Objective—To determine tissue solubilities of desflurane,
sevoflurane, enflurane, and halothane in swine
and to evaluate the effects of freezing specimens on
Sample Population—Arterial blood samples and
specimens of brain, heart, liver, kidney, muscle, and
subcutaneous fat from 5 healthy female adult
Chinese Meishan pigs.
Procedure—Each tissue specimen was divided into 2
parts. One part was used to measure tissue-gas partition
coefficients immediately after collection. The
other part was frozen at –20 C for 6 days prior to
determination of tissue-gas partition coefficients.
Tissue-gas and blood-gas partition coefficients were
measured by use of gas chromatography, and tissueblood
partition coefficients were calculated.
Regression analysis was performed to determine
whether fat-gas partition coefficients were correlated
with lean tissue-gas partition coefficients.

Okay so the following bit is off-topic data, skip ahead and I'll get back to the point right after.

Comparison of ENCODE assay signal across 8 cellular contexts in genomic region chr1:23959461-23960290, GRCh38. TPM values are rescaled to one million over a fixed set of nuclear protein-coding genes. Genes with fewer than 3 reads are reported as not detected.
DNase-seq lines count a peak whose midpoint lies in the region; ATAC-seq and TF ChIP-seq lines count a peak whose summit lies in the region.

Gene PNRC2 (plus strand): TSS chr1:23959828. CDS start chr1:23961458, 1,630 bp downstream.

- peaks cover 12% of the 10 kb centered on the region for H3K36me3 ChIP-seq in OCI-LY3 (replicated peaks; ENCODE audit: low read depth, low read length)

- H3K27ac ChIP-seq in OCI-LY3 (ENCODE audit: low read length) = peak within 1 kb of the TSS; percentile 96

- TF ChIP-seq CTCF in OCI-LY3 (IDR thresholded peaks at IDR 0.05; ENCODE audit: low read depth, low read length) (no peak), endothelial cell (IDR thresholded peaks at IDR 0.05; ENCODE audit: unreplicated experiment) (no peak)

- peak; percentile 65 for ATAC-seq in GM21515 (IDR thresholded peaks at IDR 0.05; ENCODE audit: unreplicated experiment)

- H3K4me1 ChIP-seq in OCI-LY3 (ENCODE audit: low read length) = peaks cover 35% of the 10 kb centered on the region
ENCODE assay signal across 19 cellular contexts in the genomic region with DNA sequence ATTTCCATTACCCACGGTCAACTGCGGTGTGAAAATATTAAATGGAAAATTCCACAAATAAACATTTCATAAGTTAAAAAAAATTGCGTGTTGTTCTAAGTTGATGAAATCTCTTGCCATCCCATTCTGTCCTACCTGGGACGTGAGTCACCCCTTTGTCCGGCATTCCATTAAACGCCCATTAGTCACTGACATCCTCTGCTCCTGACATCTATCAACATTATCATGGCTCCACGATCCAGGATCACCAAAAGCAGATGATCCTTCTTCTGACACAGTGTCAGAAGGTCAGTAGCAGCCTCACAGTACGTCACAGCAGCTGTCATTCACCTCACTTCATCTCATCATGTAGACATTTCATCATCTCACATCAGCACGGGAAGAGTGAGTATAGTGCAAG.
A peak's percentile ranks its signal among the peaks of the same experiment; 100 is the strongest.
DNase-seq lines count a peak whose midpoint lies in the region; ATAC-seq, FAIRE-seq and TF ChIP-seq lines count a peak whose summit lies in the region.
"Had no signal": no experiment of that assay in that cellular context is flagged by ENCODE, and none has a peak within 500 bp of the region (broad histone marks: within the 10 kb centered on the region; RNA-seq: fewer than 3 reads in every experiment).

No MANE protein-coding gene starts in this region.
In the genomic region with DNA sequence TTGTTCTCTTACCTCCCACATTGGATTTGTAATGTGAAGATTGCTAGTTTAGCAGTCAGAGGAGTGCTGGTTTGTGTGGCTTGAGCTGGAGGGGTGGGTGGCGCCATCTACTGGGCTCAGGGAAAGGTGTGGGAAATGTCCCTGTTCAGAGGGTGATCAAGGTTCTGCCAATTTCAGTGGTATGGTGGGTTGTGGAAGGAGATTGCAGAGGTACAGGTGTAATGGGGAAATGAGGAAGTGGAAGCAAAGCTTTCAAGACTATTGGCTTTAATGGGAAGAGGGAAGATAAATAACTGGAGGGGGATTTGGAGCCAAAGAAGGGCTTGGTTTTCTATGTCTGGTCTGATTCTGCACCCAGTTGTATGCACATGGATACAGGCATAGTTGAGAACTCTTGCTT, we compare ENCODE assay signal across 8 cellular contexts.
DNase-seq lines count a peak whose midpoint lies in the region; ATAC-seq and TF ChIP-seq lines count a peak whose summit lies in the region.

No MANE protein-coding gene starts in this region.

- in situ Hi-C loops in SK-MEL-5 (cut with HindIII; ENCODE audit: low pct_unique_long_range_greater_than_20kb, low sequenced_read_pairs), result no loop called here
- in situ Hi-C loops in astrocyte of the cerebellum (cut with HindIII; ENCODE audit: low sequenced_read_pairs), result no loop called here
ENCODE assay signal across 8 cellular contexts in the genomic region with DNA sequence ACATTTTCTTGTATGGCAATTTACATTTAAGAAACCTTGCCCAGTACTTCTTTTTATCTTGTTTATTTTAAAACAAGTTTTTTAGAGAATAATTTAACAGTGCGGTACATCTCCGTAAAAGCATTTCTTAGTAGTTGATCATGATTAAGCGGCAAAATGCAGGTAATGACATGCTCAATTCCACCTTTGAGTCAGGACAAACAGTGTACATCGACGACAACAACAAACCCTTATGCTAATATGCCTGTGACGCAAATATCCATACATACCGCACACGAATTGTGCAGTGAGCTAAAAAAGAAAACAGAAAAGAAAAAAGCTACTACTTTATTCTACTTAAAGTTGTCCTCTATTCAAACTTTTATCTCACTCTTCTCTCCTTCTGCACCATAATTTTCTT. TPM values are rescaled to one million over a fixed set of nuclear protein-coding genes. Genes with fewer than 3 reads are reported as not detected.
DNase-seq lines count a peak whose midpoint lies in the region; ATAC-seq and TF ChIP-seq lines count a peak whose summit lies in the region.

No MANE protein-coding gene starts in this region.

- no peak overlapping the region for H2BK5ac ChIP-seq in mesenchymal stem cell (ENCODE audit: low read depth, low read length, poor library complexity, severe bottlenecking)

Results—Tissue-gas and blood-gas partition coefficients
of halothane were greater than those of enflurane
followed by coefficients of sevoflurane and desflurane.
However, the order of anesthetic agents with
the greatest to smallest tissue-blood partition coefficients
was sevoflurane, halothane, enflurane, and
desflurane. Muscle-gas partition coefficients of
sevoflurane and enflurane, liver-gas partition coefficients
of desflurane and halothane, and the kidneygas
partition coefficient of enflurane were significantly
greater in frozen specimens, compared with fresh
specimens. Lean tissue-gas partition coefficients of
all 4 volatile anesthetics correlated directly with fatgas
Conclusion and Clinical Relevance—The fat content
of lean tissue is an important factor in determining
the tissue solubility of volatile anesthetics.
Freezing specimens before determination of tissuegas
partition coefficients may result in a false increase
in tissue solubility. (Am J Vet Res 2002;63:74–77)